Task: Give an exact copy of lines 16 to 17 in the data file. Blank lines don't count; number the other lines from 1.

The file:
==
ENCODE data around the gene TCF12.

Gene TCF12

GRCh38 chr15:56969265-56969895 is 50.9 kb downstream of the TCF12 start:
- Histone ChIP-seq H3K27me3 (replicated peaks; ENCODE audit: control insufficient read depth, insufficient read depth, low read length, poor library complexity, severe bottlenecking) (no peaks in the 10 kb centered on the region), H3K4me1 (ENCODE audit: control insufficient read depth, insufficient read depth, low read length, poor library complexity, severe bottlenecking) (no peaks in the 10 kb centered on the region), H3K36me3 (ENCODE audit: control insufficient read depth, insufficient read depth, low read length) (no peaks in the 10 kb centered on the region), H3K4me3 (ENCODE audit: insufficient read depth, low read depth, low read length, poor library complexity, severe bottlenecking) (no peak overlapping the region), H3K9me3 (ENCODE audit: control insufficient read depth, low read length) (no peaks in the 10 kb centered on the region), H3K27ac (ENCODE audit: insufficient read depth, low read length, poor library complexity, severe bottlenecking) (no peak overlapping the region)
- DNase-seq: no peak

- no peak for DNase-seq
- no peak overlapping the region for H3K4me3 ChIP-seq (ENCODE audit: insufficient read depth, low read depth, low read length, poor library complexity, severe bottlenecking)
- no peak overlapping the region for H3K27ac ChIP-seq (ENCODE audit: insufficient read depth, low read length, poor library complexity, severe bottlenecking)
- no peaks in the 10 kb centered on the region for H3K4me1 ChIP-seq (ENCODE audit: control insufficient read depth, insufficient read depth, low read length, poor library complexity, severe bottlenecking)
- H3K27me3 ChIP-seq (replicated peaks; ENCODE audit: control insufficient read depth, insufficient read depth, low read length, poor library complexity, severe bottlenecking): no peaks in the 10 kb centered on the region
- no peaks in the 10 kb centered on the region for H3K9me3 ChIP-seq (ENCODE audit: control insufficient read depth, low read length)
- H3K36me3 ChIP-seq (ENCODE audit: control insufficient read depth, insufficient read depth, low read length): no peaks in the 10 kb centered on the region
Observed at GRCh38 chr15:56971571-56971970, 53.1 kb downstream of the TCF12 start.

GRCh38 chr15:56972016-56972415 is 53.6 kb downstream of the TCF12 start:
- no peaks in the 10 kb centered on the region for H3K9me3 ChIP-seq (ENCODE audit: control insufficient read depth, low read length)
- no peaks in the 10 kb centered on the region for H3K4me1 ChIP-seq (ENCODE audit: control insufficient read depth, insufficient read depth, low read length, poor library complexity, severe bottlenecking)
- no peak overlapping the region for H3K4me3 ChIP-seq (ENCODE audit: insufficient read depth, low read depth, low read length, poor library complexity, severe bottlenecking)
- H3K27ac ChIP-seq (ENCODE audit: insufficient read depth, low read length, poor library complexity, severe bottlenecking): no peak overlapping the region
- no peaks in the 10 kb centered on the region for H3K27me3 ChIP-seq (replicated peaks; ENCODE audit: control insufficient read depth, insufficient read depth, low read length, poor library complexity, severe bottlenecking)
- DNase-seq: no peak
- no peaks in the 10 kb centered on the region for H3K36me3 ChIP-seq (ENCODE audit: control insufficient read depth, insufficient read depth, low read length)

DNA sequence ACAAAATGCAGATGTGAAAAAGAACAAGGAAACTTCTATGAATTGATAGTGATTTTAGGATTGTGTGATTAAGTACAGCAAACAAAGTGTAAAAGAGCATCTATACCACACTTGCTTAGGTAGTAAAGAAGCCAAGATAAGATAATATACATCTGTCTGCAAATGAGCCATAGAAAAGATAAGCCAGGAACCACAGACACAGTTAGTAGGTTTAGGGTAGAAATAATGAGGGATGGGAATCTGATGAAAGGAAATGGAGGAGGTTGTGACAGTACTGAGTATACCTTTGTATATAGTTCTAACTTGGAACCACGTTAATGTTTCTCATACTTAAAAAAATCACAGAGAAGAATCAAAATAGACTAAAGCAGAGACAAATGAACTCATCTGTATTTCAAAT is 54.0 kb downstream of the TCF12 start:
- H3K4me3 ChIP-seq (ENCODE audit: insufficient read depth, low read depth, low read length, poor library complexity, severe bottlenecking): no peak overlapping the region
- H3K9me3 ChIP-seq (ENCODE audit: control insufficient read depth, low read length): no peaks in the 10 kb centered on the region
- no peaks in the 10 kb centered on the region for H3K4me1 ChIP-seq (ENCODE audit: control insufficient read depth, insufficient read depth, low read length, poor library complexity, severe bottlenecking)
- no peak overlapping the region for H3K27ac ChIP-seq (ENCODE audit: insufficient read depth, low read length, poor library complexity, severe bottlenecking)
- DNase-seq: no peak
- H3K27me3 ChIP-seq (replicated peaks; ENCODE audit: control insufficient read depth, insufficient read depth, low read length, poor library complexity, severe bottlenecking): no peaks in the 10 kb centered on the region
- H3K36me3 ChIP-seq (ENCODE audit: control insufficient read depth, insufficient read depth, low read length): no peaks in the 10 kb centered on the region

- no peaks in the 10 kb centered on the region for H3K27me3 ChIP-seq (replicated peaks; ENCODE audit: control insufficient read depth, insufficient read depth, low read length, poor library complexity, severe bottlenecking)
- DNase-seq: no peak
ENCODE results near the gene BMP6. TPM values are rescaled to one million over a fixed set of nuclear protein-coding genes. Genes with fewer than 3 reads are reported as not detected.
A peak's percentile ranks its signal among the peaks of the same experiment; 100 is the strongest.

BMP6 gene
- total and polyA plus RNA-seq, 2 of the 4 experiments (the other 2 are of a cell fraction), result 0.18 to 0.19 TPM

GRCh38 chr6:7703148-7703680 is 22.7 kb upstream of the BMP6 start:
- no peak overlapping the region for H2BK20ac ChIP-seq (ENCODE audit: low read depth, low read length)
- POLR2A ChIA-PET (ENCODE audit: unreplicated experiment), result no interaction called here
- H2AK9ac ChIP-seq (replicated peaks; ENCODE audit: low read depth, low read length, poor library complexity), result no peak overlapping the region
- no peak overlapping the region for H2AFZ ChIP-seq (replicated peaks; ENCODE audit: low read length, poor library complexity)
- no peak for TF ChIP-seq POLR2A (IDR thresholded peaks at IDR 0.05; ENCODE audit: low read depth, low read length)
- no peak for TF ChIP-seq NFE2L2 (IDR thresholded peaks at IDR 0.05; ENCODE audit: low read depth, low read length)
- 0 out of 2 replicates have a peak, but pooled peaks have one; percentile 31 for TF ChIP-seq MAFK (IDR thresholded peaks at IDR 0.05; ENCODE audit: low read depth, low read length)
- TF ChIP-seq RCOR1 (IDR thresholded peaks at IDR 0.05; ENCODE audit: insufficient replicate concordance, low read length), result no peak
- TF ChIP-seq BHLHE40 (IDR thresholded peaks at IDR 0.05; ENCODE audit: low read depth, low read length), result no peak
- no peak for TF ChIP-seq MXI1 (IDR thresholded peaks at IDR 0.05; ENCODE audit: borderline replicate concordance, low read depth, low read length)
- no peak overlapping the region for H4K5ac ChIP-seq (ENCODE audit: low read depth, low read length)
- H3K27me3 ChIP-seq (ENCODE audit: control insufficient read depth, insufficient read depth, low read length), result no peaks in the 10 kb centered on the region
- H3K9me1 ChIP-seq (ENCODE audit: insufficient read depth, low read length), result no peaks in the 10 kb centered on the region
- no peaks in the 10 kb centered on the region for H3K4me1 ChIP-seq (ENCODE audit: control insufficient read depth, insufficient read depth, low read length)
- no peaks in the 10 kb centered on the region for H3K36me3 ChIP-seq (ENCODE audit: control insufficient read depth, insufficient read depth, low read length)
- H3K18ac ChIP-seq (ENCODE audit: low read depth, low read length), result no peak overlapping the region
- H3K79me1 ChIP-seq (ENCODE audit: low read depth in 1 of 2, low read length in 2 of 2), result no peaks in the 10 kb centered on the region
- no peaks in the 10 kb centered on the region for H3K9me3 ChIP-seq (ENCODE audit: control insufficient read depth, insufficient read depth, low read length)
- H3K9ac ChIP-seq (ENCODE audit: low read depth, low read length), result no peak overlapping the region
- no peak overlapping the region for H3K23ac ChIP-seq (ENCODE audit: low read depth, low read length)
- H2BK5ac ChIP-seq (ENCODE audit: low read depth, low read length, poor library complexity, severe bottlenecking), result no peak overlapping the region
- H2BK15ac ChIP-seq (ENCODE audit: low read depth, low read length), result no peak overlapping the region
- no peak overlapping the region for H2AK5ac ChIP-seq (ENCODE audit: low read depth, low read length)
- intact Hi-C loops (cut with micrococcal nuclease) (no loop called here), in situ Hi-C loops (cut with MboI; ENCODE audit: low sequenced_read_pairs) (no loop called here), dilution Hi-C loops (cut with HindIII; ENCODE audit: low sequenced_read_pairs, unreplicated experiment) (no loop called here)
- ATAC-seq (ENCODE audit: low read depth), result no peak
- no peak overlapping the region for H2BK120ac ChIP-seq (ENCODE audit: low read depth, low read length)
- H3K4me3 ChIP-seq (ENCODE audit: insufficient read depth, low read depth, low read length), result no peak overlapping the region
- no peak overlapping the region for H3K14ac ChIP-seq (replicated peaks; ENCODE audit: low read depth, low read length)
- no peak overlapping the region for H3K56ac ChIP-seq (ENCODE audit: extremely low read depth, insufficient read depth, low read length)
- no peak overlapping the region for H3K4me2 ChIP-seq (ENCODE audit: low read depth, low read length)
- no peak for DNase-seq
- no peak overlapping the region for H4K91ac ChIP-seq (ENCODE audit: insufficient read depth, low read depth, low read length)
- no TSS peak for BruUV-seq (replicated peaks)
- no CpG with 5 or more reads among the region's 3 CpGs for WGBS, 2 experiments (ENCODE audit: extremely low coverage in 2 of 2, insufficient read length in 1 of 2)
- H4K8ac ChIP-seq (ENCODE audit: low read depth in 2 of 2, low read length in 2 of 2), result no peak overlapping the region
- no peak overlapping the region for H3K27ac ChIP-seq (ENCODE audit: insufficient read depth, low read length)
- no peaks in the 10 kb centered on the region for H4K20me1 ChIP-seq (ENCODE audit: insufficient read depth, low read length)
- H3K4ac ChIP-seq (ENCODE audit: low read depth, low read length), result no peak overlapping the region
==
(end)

- no peaks in the 10 kb centered on the region for H3K4me1 ChIP-seq (ENCODE audit: control insufficient read depth, insufficient read depth, low read length, poor library complexity, severe bottlenecking)
- no peak overlapping the region for H3K4me3 ChIP-seq (ENCODE audit: insufficient read depth, low read depth, low read length, poor library complexity, severe bottlenecking)